OKR stands for Objectives and Key Results
. It's a goal management framework that helps companies achieve their strategic goals. OKR history
dates back to the 1970s when Andy Grove took the idea of MBO from Peter Drucker and upgraded it with the concept of Key Results. OKR formula is:
"I will __ (Objective), as measured by __ (Key Results)."
The Objective is short, clear, aspirational goal, achievable within a given cycle
. The Objective should motivate, provide direction, and challenge the team. No jargon and usually no numbers.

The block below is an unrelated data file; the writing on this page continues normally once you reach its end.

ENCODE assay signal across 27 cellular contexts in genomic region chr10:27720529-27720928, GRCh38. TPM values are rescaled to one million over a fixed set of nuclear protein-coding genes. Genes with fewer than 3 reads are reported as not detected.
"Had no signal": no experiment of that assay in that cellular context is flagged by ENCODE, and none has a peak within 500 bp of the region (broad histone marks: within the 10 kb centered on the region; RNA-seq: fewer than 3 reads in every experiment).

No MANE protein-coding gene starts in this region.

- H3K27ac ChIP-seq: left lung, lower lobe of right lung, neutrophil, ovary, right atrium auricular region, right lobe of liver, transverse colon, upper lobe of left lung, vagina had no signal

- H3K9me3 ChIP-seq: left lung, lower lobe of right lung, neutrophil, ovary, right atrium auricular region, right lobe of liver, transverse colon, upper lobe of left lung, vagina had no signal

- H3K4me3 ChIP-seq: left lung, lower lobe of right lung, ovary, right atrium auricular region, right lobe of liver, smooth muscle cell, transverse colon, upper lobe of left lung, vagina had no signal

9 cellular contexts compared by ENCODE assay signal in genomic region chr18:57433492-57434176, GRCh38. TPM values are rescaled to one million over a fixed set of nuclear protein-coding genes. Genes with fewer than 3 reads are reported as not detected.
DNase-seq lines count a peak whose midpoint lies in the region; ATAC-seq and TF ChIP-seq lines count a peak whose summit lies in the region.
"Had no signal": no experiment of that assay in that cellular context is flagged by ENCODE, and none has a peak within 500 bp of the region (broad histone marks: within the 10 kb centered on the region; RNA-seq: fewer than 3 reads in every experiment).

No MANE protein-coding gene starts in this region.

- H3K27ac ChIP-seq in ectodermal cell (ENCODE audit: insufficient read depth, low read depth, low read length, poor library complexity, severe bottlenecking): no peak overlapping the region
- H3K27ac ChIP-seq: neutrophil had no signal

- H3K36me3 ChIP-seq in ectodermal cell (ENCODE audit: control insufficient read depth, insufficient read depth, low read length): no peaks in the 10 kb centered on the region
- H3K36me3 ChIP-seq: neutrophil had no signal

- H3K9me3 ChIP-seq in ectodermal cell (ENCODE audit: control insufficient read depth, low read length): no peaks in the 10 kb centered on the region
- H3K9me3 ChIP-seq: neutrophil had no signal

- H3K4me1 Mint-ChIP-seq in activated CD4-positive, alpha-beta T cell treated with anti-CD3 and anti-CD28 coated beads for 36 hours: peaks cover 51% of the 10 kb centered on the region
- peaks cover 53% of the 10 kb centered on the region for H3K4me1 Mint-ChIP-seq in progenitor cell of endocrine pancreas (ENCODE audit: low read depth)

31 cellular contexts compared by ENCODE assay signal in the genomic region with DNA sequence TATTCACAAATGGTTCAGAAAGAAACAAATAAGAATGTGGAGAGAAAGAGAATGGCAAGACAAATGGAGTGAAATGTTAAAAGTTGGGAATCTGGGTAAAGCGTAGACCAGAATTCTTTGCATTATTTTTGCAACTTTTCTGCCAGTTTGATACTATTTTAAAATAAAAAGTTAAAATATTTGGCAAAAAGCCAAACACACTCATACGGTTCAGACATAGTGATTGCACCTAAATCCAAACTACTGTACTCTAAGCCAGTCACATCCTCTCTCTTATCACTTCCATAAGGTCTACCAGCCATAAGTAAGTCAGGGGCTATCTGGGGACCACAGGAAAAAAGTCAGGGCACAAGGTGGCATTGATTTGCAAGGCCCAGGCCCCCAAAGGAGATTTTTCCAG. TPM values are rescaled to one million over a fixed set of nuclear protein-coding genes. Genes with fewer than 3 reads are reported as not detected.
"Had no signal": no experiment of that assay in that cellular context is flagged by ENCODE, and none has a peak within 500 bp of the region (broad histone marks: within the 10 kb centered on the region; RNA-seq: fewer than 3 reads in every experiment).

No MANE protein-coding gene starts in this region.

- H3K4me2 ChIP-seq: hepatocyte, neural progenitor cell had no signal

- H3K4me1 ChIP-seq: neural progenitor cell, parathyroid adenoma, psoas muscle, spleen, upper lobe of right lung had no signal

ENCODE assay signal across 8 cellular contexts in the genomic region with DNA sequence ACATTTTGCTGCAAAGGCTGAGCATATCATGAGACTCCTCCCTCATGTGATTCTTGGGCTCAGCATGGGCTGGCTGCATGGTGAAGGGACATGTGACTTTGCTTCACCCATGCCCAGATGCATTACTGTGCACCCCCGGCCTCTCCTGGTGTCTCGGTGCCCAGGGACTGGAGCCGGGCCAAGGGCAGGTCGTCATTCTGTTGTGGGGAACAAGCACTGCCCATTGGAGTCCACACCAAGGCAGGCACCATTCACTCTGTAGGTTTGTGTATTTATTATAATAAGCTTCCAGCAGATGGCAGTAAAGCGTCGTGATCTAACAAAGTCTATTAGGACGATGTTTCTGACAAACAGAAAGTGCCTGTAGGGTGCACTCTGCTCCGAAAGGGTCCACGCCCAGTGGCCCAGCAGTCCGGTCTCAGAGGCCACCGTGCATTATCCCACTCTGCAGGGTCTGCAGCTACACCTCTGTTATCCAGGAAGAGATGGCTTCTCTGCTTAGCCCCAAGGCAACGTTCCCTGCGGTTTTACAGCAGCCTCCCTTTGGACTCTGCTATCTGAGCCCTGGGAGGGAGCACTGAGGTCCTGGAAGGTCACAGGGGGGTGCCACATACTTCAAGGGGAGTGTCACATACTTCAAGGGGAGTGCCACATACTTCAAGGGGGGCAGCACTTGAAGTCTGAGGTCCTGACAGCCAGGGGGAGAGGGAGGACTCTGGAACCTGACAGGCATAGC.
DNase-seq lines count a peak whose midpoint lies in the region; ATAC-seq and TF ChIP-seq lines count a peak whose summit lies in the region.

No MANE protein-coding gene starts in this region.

Key Results are metrics that measure progress towards achieving your Objective. Each Objective should have 2 to 5 Key Results.
OKRs should cascade, from the company level to teams and (sometimes) to individuals
. OKRs are designed to align the team and focus on what matters. An example of the OKR
: Increase user engagement Key Results
- Increase 1-month retention from 20% to 40%
- Increase average time in the app from 15 mins to 30 mins
- Increase the number of sessions from 5 to 10 sessions per user per day
Check out more examples for Product